A substantial number of miles have passed under the wheels of the Time RX Instinct since our ‘first look’ at this French offering in mid August.
The £2,550 frame and fork, equipped here with a full Shimano Ultegra groupset and a selection of Easton components, combined to form an inviting machine to pull from the quiver. Its ease of use in a wide variety of situations perhaps gives a clue to the true intent of this French built, carbon steed.
Our medium sized frame (55cm from the bottom bracket centre to the top of the seat tube), has parallel 73/73 head and seat tube angles. A reasonable, 166mm length head tube allows the rider to configure a ‘tall’ set up for a more upright position, or, as in our case, to drop the 120mm Easton EA70 stem onto the Time Quickset top race, and still obtain a low, flat position.
The identity of the RX Instinct is difficult to decode before riding. Time position this frame in their ‘race’ category, but with a slight softening of the ride for comfort compared to, say, the RXRS Ulteam and ZXRS. Its short wheelbase, a feature noticeable to the naked eye, and discernible in the ride from the first pedal stroke, suggested to us a machine more intended for speed than comfort.
Our ‘first ride’ impressions suggested this was a quick handling machine. The long stem and short wheelbase allowed us to put weight through the front wheel easily; a significant change from the more relaxed handling of the machine we’d left to test the Time, one that needed to be hustled through the corners. The same technique on the RX Instinct is not advised. This is a precise machine, and blunt, powerful moves will overwhelm the front end. A delicate touch isn’t a necessity, but this a frame that rewards smoothness.
The same might be said of the rear end, clearly one on which time has been spent at the computer testing various shapes and forms. The rear triangle is comfortable, but didn’t dull the ride, or isolate our test pilot too greatly from the road. The BB30 bottom bracket and chainstays proved sufficiently stiff and Time’s claims that the latter are resistant to the compressive forces exerted by effort proved accurate.
Climbing was a joy on this frame, largely due to the rear triangle. The short wheelbase left us feeling on top of the bike during out of the saddle efforts on steeper ascents. If possible, we’d recommend absorbing a slightly greater dent in the wallet and equipping the RX Instinct with Easton’s EA90 SLX wheelset rather than the SL’s supplied with our test bike. The 132 gram weight difference is noticeable and in our opinion worth the extra investment.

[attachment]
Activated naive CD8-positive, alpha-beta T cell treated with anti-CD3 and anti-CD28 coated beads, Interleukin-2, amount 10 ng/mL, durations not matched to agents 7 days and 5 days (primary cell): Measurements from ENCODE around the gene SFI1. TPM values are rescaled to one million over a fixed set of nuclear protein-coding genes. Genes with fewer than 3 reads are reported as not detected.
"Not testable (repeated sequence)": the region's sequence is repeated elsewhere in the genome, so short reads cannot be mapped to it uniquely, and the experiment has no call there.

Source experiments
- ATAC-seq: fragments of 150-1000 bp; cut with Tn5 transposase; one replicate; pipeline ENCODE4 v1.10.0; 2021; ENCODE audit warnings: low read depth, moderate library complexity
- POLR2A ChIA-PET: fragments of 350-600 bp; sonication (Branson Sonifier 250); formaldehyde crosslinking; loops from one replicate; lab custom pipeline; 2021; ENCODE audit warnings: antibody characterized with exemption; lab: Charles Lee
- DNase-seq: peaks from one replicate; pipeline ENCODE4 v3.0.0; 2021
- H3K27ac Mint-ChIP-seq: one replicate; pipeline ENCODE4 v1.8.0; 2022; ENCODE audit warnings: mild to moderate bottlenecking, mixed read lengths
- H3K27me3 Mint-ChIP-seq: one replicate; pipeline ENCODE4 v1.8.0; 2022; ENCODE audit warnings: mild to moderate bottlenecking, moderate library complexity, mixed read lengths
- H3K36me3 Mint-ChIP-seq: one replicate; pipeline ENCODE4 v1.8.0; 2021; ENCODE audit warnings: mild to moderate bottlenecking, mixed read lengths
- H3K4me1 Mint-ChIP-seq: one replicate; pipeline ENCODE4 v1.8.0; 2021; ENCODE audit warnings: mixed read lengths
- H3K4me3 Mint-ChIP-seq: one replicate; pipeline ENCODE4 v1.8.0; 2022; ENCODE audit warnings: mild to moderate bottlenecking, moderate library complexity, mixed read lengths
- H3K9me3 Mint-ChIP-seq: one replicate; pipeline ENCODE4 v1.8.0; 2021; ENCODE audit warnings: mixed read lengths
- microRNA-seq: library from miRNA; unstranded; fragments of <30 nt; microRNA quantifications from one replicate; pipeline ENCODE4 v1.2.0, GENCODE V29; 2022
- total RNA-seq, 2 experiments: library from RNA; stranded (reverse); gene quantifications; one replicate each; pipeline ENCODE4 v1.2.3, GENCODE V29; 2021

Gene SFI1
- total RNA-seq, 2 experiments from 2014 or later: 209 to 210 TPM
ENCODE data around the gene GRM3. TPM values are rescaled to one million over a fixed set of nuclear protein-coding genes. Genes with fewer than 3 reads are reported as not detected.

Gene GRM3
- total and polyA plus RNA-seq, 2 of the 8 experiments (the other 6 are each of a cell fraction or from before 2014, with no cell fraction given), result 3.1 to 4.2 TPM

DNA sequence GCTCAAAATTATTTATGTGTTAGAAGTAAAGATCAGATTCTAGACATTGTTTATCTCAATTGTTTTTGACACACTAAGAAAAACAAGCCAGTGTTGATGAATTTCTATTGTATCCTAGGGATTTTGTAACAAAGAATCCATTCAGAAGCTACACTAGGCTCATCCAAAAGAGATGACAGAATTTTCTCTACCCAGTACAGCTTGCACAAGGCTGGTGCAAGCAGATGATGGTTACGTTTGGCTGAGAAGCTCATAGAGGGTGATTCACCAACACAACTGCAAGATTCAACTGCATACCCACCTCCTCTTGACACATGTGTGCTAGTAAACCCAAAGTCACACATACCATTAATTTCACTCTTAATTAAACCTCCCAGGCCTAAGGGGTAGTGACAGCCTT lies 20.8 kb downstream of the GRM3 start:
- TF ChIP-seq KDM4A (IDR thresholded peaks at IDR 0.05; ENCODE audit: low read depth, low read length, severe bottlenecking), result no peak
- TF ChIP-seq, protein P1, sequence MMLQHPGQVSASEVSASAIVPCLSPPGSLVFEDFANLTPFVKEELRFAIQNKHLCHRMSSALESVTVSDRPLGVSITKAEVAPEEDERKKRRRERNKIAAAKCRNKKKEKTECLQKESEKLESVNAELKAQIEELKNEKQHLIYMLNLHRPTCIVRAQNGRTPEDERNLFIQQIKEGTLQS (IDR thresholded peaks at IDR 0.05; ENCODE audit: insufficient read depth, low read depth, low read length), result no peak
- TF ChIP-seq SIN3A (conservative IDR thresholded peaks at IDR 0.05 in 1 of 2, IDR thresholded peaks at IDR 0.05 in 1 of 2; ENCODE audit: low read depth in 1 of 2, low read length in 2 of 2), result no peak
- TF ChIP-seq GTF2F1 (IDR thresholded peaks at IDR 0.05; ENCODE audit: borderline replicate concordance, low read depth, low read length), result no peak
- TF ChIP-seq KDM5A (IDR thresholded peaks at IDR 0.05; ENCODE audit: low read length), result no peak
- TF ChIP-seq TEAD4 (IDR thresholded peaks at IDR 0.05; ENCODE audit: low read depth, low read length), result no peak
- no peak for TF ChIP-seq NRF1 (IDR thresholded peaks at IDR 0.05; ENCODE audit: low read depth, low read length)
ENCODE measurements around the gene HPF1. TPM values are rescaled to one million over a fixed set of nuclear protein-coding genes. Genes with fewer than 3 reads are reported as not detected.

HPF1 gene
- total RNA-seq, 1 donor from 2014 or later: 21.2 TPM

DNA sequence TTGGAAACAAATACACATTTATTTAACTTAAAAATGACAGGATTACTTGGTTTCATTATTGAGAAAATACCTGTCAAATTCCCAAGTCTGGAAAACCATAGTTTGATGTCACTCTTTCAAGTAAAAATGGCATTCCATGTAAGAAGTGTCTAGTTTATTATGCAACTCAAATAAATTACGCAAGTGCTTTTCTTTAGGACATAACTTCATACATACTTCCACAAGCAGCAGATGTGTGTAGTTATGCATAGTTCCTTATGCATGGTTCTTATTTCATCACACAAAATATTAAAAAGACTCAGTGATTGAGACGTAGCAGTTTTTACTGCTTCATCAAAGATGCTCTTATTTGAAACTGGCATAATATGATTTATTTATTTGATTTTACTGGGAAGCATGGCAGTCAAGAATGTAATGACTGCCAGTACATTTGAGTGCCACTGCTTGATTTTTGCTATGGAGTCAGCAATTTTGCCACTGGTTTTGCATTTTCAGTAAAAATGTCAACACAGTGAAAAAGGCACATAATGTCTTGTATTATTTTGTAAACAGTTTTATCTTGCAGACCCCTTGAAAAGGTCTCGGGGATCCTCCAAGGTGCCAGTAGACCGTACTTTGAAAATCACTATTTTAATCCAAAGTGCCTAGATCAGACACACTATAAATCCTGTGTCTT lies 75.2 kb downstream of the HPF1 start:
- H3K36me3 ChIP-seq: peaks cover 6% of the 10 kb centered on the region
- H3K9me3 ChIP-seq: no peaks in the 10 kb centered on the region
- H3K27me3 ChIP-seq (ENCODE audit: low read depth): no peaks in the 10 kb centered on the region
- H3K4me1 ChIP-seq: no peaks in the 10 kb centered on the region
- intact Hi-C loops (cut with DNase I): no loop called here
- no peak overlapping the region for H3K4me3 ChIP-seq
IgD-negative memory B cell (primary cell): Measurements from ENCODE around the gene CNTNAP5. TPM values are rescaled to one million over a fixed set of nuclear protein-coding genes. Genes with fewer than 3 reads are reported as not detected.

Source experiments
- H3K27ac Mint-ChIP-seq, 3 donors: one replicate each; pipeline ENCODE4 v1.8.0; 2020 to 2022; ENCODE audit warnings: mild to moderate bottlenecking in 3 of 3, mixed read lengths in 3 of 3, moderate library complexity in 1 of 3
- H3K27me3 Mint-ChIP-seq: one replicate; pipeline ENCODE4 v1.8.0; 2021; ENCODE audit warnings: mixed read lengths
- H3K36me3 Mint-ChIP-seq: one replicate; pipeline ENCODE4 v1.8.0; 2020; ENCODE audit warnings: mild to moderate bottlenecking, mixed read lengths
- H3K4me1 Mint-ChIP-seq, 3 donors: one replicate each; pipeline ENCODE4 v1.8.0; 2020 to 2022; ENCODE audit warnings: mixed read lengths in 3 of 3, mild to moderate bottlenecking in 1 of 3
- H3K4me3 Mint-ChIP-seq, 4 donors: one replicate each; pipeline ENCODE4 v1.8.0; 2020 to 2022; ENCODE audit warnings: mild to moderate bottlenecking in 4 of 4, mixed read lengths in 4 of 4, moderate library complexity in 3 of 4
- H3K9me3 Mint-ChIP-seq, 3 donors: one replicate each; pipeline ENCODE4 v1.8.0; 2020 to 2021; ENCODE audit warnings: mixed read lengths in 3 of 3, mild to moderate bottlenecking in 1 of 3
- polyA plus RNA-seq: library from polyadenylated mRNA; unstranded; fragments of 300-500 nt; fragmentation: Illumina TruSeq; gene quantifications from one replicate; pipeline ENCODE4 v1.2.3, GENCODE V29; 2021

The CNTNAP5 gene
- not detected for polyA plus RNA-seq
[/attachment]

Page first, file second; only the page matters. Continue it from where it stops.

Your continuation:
On descents, the clean, precise handling of the RX Instinct inspired confidence, and its ability to absorb bumps delivered great grip, although it’s perhaps worth repeating our cautionary note: this is a bike that rewards a ‘slow in, fast out’ approach; throwing it around with careless abandon will not bring out the best qualities of the frame.
Its defining quality is an ability to fight flex while absorbing the minor impacts of an uneven road surface. Our test pilot actively sought bumps and imperfections to thoroughly work the frame over. The rough back roads on one section of our usual, 90-mile test loop did not unsettle the bike. The back end easily coped with seams, potholes and loose surfaces.
The ‘Safe+’ branded Time fork is extremely good, tracking well in hard corners and absorbing vibration. Additionally, the EC90 carbon bar went someway to neutralising road buzz at the front as well, although good quality bar tape provides a more immediate resolution to the problem of front end vibration (your opinions in the forum, please). Generally speaking, we’d call ourselves fans of the shape of Easton bars: the Test Rig is equipped with EA70 Aeros, for example, but those are wrapped in PRO gel tape. The tape supplied here with the EC90s wasn’t as good, but the superior bar did a sterling job.
In summary, we consider the RX Instinct a fine machine. It represents a considerable investment, but the engineering is excellent and the full in-house manufacturing en France is to be admired in our view. It is a frameset, however, that left us in a quandary. Able to ride in a fast paced bunch, to go the distance in gran fondo, and a willing accomplice on solo expeditions, the RX Instinct performed well in a host of categories without excelling in any single area; a jacques of all trades perhaps, and in that category, number one.
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